In the deepest of our sorrows, our true friendships emerge. Our communities draw us together. We cling to these words of encouragement, grace, and strength in a way that we didn’t know was possible. We see friends old and new, acquaintances, and strangers come from the woodwork of our communities to lift us up when we can no longer stand. And these communities seek no reward, they seek no gain–they simply give. This sense of community has humbled me to my core.

I have often repeated the words grace, patience, gratitude, and plain old, thank you in the last two weeks as if I don’t have a thesaurus big enough to express myself. So I will go on with these words and live to honor the man that has built such an incredible set of communities for our Thomuto Team.

Peace to you and may the souls of the eternal departed rest in peace and rise in glory.

sifting through sand. #ce14

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image credit

I love being a Connected Educator. My network of #edufriends has allowed me to grow my practice of teaching and leading in a way I didn’t know possible.  My PLN has teachers, administrators, ed techs, edu wonks, and all sorts of ed-sy types from all over the world. We meet together on twitter, google+, facebook, instagram, and blogs. We occasionally get a real-life-in-person visit through our participation in edcamps and other local and national venues. So many incredible things are produced and shared through this network of incredible educators and parents. The amount of information can cause my brain to feel overwhelmed. I aggregate through hootsuite and feedly. I clip to evernote. I use all my tags and tools.

But sometimes, it feels like I’m sifting through sand. (This is a good problem to have, of course.) The deluge of information can exacerbate my already full brain–constantly feeling pressure to multi-task to be able to follow the threads. Then I stop. Close the tabs. Remember that in our 24/7 world, it will always be there later, tomorrow, or if I need something else, it will be there still. If we as Connected Educators try to keep up with the rush of our networks, we will inevitably all find ourselves in lovely padded rooms with Nurse Ratched as our guide.

You can connect a little or connect a lot, as long as you connect. If you are new to our connected educator world, do not dismay, in time, you’ll sift through the sand, find your go-to’s and build a strong network. Click on the link above for great resources from The EduBlogger or tweet me, @teach2connect and I’ll get you on your way. You can do it PLN! Keep Calm and EDU On.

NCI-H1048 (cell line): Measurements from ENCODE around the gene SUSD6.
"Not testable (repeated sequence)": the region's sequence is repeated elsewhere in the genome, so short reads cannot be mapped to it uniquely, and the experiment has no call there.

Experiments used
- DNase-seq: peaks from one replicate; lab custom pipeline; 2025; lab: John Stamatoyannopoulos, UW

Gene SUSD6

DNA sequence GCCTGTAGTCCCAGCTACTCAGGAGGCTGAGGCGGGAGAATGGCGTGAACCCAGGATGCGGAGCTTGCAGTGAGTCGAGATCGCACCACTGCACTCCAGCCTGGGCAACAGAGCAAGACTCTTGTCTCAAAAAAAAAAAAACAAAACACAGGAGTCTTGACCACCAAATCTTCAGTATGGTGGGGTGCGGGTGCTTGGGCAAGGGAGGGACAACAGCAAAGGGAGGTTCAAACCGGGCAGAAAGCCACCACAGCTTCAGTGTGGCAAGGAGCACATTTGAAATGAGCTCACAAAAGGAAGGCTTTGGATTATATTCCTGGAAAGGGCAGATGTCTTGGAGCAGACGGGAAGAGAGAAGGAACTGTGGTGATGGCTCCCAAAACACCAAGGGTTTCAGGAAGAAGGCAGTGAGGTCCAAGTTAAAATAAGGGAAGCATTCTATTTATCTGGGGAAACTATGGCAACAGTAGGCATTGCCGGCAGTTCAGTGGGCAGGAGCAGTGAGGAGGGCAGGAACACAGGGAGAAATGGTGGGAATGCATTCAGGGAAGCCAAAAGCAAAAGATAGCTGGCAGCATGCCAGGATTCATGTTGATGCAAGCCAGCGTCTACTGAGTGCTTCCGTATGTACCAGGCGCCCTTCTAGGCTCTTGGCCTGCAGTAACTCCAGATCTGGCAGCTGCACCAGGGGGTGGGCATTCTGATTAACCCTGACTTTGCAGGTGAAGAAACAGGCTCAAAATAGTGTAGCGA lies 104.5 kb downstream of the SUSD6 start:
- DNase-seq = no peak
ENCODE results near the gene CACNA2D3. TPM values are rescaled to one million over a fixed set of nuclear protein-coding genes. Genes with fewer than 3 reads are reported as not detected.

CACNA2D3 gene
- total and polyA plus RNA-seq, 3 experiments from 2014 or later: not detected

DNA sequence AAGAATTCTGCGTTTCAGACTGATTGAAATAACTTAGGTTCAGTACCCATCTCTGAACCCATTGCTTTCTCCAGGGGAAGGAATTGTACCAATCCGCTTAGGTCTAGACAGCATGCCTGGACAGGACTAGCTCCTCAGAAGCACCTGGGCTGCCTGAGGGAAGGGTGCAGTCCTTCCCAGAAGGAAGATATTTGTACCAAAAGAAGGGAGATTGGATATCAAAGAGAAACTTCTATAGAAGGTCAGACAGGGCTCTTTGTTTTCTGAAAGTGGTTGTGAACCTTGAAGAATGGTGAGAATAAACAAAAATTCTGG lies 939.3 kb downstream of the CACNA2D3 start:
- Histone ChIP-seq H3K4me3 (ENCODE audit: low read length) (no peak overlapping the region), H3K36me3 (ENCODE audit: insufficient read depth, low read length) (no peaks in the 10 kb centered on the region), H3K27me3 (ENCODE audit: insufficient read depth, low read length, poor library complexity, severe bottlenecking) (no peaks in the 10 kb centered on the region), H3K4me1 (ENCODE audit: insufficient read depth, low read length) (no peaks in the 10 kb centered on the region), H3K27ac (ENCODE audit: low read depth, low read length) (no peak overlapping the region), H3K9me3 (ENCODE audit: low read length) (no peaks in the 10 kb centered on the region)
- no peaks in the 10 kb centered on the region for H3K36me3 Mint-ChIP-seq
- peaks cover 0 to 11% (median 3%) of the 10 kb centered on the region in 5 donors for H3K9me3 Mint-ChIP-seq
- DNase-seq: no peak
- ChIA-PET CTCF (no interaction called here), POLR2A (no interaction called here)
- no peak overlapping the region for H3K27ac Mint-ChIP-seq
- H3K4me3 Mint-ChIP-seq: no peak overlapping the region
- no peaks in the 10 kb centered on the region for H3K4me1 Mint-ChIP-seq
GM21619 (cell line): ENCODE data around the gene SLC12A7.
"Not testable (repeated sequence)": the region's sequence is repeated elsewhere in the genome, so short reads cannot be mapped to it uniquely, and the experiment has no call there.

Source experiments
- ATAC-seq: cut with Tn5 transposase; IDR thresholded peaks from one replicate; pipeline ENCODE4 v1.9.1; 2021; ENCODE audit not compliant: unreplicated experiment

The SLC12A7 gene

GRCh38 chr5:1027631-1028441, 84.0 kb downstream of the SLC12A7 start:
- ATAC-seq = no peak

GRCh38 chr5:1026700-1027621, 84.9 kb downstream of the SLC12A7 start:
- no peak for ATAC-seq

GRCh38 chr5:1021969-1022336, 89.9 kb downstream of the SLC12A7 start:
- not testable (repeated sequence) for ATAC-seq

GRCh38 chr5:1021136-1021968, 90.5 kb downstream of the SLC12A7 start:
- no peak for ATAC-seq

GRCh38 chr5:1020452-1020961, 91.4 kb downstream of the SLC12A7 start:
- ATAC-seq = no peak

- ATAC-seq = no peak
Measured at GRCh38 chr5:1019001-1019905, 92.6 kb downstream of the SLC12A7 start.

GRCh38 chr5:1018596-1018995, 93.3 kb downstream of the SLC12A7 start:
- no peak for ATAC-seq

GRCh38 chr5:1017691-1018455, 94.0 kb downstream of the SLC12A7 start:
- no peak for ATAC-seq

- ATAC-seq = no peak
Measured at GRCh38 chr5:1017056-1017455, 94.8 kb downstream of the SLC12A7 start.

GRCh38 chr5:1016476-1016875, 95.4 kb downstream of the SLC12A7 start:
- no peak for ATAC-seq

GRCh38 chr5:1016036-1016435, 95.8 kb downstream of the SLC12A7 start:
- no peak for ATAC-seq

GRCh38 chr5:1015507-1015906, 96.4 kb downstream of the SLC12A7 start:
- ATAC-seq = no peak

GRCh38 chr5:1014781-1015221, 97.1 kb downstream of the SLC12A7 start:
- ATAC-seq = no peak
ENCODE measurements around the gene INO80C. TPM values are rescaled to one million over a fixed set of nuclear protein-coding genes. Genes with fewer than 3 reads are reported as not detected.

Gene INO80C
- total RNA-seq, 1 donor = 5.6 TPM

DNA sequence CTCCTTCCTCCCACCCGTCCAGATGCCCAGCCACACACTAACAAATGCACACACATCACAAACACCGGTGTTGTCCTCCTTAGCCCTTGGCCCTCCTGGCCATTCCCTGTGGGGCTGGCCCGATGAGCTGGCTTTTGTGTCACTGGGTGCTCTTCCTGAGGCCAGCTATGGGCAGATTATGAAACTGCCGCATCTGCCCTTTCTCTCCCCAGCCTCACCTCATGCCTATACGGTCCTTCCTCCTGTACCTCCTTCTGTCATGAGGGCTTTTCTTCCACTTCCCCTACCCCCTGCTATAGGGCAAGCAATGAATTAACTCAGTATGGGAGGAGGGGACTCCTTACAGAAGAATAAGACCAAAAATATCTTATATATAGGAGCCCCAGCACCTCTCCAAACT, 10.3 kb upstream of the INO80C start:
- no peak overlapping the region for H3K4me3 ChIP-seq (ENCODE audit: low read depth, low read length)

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do i get a cape?

Whenever I talk about being an NAIS Teacher of the Future at home, Ken (the soon-to-be husband) says “Teacher of the Future” in a circa 1920’s radio announcer voice.  It makes me laugh and gives it a somewhat superhero spin. It provides a comical twist to a really big thing. I get to represent my school as someone who has a voice in the future of education. No pressure there, huh?

But in all seriousness, I take this responsibility very seriously. We, the Teachers of the Future cohort and alumni, are charged with studying, reflecting, and sharing our understanding of the way teaching and learning should be in the 21st century. Since we are getting started 14 years in, we have our work cut out for us. While we will all study the aspects of Blended/Online Learning, Assessment, Student Health/Well-being, and Accreditation, we will really be looking at how education is “done” in the United States and elsewhere.

I think it comes down to asking great questions. I am a big fan of the Essential Question. Wiggins and McTighe define an essential question as “a provocative question that will foster inquiry, understanding, and transfer of learning.” (2003) As a teacher, it is incredibly important that I ask questions about my own practice. Is what I am doing a Best Practice*? This summer, I went so far as to read an entire book about asking good questions.

I begin a reflective process of teaching and learning with these questions:

What are we doing? Why are we doing it? How is it good for kids? What do we need to change to make it better?

As I ask these questions, I am able to refine my practice of teaching and learning and guide students on their educational journey. Without these questions, teaching and learning can easily become stagnant or sterile. With these questions, teaching and learning can become robust, innovative, creative, and, frankly, fun for the teacher and the student.

The fact of the matter is, we are ALL teachers of the future. The children in our charge are going to be the leaders of our world. It is our responsibility, in collaboration with their family, community, and friends, to give them skills and experiences that will prepare them for adulthood. (Again, no pressure, right?!) It is our duty to ask the right questions, to encourage the children to ask them, and work together to find the answers.

No capes required.
iteach

Amazing Graphic from @venspired, Krissy Venosdale

*This was our Norwood School summer read for 2014. Such a fantastic read for new and veteran teachers alike. Chock full of all of the things you should have learned in ed school, but probably didn’t.*